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Develop a networking mindset – SFGate

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Meeting your next employer can happen in a variety of ways, but it’s likely you’ll met them through an unexpected networking encounter.

Anytime you are considering changing careers or during an active job search, it helps to develop a networking mindset, where observing contacts becomes second nature. Changing the way, you connect with people is the key to talking with a hiring decision maker and moving you closer to new opportunities.

There are literally thousands of networking stories that have changed people’s career direction, and most will tell you some of their encounters were planned while others were a complete surprise. However, the one thing they all share is their ability to seize the moment and make the connection work for them.

You can too, by developing a networking mindset throughout your work life. Look at the marketplace as one giant networking circle, that turns when you tap into different segments. Networking is the energy that gets you connected with information.

However, before you develop a networking mindset, you need to first identify the myths that can block you from going forward.

Networking myths

• You worked hard throughout your career and because of your loyalty, your career will be taken care of by your employer.
• All your colleagues that you worked with are gone and are no longer useful because you don’t work for the same company.
• Networking is for extroverts who are comfortable meeting people.
• You tried networking in the past, but it doesn’t work the same way today.
• You have reached out to everyone you know and informed them of your career change, no one has time to help.
• It’s been years since you talked with your alumni, friends or acquaintances.
• Only a select few can help me with my job search.

Now that you aware of some of the blocks that keep people from networking, it’s time to consider if the same ones are influencing you.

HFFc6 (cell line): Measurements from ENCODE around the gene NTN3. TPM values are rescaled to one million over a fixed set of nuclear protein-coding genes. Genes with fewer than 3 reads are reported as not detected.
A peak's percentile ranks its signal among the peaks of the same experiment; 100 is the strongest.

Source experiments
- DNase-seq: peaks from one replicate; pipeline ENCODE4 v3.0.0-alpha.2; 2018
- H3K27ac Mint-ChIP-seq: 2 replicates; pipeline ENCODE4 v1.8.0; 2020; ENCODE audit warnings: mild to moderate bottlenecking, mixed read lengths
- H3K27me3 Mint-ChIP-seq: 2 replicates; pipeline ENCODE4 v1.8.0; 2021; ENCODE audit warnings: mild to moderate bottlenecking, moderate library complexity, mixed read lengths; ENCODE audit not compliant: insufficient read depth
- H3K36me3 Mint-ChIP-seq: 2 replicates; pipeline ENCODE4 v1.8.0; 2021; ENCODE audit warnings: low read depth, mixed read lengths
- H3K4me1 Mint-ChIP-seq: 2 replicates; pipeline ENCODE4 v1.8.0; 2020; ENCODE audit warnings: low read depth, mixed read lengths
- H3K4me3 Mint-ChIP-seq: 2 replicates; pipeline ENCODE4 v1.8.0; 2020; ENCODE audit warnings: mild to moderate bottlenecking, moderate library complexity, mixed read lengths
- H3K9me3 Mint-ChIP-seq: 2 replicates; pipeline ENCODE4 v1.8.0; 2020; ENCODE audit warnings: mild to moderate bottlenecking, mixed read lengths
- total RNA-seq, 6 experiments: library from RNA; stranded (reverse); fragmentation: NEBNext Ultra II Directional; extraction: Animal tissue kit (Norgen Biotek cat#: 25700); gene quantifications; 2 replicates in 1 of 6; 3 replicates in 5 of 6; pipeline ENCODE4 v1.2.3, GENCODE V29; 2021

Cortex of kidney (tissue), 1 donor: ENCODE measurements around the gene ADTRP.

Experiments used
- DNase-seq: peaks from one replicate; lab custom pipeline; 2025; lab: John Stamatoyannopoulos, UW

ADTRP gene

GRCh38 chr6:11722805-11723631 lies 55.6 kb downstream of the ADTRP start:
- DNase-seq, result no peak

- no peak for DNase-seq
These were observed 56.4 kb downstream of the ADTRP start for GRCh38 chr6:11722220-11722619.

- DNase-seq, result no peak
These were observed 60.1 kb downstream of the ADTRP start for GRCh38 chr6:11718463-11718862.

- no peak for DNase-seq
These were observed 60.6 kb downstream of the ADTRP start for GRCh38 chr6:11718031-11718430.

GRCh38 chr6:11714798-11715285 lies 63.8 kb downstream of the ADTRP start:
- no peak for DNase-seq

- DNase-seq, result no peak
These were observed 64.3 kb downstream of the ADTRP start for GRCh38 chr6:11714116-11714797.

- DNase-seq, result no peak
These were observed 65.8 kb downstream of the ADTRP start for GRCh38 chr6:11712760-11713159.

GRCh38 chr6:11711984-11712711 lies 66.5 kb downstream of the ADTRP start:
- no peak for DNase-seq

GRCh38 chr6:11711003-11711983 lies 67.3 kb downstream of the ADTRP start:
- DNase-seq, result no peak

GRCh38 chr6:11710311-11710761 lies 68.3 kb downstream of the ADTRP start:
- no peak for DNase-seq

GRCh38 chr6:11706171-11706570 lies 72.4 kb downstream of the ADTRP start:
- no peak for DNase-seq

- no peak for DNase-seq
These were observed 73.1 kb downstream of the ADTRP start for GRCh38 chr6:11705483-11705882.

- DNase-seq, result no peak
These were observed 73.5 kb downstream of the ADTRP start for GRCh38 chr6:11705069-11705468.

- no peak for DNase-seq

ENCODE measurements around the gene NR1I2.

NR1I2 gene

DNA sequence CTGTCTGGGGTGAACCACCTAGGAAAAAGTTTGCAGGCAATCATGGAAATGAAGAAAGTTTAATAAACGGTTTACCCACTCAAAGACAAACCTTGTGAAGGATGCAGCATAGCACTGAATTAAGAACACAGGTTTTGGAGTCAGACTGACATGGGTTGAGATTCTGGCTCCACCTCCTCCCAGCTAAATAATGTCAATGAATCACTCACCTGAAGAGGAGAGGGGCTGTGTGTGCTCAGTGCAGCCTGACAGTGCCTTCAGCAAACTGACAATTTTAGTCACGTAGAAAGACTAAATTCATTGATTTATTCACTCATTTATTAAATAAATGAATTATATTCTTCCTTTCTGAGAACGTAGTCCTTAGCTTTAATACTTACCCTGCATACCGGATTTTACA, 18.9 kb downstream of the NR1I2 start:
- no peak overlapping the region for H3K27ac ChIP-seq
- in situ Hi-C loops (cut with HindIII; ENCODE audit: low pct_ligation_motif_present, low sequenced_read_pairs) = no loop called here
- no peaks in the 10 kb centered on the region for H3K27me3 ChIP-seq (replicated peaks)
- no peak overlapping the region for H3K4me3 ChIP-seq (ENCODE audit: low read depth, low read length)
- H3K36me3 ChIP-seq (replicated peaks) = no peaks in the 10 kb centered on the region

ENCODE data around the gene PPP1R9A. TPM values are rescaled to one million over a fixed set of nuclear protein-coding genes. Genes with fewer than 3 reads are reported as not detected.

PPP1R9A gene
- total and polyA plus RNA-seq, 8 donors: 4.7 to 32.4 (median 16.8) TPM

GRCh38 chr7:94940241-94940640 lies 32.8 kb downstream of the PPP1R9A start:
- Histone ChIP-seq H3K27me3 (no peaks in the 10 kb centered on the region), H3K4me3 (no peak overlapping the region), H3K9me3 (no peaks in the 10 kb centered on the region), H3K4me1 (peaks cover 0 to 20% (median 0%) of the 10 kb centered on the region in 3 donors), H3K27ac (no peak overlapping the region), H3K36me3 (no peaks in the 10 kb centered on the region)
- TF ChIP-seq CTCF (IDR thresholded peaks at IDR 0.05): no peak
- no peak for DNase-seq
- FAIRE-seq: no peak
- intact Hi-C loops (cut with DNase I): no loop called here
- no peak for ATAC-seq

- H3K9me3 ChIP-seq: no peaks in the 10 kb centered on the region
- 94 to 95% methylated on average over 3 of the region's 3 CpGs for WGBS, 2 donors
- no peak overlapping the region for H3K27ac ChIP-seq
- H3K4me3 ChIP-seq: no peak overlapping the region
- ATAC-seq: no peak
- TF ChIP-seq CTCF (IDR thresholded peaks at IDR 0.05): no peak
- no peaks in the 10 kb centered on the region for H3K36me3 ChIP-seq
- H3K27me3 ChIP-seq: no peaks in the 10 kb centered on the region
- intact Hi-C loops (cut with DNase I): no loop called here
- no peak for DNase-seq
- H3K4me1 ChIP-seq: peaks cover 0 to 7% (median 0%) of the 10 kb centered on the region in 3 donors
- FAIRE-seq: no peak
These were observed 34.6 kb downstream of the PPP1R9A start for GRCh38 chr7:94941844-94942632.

Working hard in the past has changed the way loyalty is viewed. While commitment is an admirable quality, unfortunately it doesn’t protect your career. Keep working hard while paying attention to your needs, think of networking as protecting your career.

Your colleagues might have moved on, some relocating out of town, while others are retiring or working for a different employer. Nonetheless, don’t stop networking with them. As they move on, they meet more people to introduce you too.

Networking is for every personality type, extroverts might be more comfortable talking with people, yet introverts can be just as strong. If you are shy, write down what you want to say and practice your script till it feels comfortable.

Connecting with people has always been the way to find new opportunities. In the past or present, networking still works the same way even though “how” you network is different. Social media has opened the doors to unlimited possibilities of meeting people.

It’s a common issue among job seekers thinking they have reached out to everyone they know. A good exercise is to start writing down names, list everyone you know. Your list will probably be larger than you think. Some people will respond quickly while others may not at all, unfortunately that’s part of a networking.

Reaching out to people regardless of how much time has passed is a great way to rekindle relationships. The time excuse is not helpful and is untrue. If you are reaching out to people you know, most likely they are glad to hear from you.

One of the biggest blunders you can make with networking, is judging who might be helpful. You limit your ability to meet new contacts when you rely on prediction to determine who you reach out too.

A networking mindset keeps you alert to the possibilities and helps you stay open to making connections everywhere.

How has networking helped you throughout your career?


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